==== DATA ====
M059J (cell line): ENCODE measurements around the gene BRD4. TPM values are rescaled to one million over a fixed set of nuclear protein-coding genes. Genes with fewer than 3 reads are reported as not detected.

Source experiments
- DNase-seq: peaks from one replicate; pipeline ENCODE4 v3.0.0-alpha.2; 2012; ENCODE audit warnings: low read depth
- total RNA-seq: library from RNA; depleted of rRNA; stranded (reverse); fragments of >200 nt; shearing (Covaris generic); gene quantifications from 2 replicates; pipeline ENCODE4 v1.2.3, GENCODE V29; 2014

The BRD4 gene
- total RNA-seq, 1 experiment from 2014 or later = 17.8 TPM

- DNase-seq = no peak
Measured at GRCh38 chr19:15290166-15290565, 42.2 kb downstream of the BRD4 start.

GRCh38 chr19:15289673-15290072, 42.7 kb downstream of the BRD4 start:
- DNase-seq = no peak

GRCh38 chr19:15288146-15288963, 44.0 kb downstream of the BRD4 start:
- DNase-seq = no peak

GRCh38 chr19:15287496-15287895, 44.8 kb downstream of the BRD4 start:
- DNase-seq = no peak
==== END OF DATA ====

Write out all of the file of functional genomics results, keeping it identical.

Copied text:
M059J (cell line): ENCODE measurements around the gene BRD4. TPM values are rescaled to one million over a fixed set of nuclear protein-coding genes. Genes with fewer than 3 reads are reported as not detected.

Source experiments
- DNase-seq: peaks from one replicate; pipeline ENCODE4 v3.0.0-alpha.2; 2012; ENCODE audit warnings: low read depth
- total RNA-seq: library from RNA; depleted of rRNA; stranded (reverse); fragments of >200 nt; shearing (Covaris generic); gene quantifications from 2 replicates; pipeline ENCODE4 v1.2.3, GENCODE V29; 2014

The BRD4 gene
- total RNA-seq, 1 experiment from 2014 or later = 17.8 TPM

- DNase-seq = no peak
Measured at GRCh38 chr19:15290166-15290565, 42.2 kb downstream of the BRD4 start.

GRCh38 chr19:15289673-15290072, 42.7 kb downstream of the BRD4 start:
- DNase-seq = no peak

GRCh38 chr19:15288146-15288963, 44.0 kb downstream of the BRD4 start:
- DNase-seq = no peak

GRCh38 chr19:15287496-15287895, 44.8 kb downstream of the BRD4 start:
- DNase-seq = no peak